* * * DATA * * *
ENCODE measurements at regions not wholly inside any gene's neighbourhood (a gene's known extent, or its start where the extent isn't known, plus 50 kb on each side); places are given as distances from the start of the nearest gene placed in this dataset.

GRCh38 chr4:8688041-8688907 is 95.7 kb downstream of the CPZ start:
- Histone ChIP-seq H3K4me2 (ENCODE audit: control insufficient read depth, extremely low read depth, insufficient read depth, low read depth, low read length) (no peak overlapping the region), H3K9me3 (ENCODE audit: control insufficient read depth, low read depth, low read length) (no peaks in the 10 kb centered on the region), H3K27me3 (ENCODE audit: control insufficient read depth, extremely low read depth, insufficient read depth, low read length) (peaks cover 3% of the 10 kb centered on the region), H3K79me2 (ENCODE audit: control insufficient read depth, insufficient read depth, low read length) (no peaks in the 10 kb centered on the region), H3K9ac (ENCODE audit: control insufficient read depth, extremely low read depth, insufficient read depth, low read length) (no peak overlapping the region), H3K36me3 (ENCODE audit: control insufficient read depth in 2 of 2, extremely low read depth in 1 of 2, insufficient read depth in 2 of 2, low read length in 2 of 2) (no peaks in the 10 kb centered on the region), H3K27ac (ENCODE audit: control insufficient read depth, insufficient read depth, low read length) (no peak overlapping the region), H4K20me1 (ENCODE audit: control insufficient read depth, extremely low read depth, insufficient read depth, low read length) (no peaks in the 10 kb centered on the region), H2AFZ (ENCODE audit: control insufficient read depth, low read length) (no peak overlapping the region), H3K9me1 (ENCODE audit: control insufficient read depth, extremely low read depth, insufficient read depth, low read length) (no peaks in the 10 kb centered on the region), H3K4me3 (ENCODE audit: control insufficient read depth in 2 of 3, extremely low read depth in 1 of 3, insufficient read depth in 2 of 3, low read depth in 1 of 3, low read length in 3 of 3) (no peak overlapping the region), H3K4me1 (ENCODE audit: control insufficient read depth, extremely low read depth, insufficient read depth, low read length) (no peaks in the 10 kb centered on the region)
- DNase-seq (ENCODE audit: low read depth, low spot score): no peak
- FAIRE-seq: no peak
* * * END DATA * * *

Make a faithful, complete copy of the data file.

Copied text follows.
ENCODE measurements at regions not wholly inside any gene's neighbourhood (a gene's known extent, or its start where the extent isn't known, plus 50 kb on each side); places are given as distances from the start of the nearest gene placed in this dataset.

GRCh38 chr4:8688041-8688907 is 95.7 kb downstream of the CPZ start:
- Histone ChIP-seq H3K4me2 (ENCODE audit: control insufficient read depth, extremely low read depth, insufficient read depth, low read depth, low read length) (no peak overlapping the region), H3K9me3 (ENCODE audit: control insufficient read depth, low read depth, low read length) (no peaks in the 10 kb centered on the region), H3K27me3 (ENCODE audit: control insufficient read depth, extremely low read depth, insufficient read depth, low read length) (peaks cover 3% of the 10 kb centered on the region), H3K79me2 (ENCODE audit: control insufficient read depth, insufficient read depth, low read length) (no peaks in the 10 kb centered on the region), H3K9ac (ENCODE audit: control insufficient read depth, extremely low read depth, insufficient read depth, low read length) (no peak overlapping the region), H3K36me3 (ENCODE audit: control insufficient read depth in 2 of 2, extremely low read depth in 1 of 2, insufficient read depth in 2 of 2, low read length in 2 of 2) (no peaks in the 10 kb centered on the region), H3K27ac (ENCODE audit: control insufficient read depth, insufficient read depth, low read length) (no peak overlapping the region), H4K20me1 (ENCODE audit: control insufficient read depth, extremely low read depth, insufficient read depth, low read length) (no peaks in the 10 kb centered on the region), H2AFZ (ENCODE audit: control insufficient read depth, low read length) (no peak overlapping the region), H3K9me1 (ENCODE audit: control insufficient read depth, extremely low read depth, insufficient read depth, low read length) (no peaks in the 10 kb centered on the region), H3K4me3 (ENCODE audit: control insufficient read depth in 2 of 3, extremely low read depth in 1 of 3, insufficient read depth in 2 of 3, low read depth in 1 of 3, low read length in 3 of 3) (no peak overlapping the region), H3K4me1 (ENCODE audit: control insufficient read depth, extremely low read depth, insufficient read depth, low read length) (no peaks in the 10 kb centered on the region)
- DNase-seq (ENCODE audit: low read depth, low spot score): no peak
- FAIRE-seq: no peak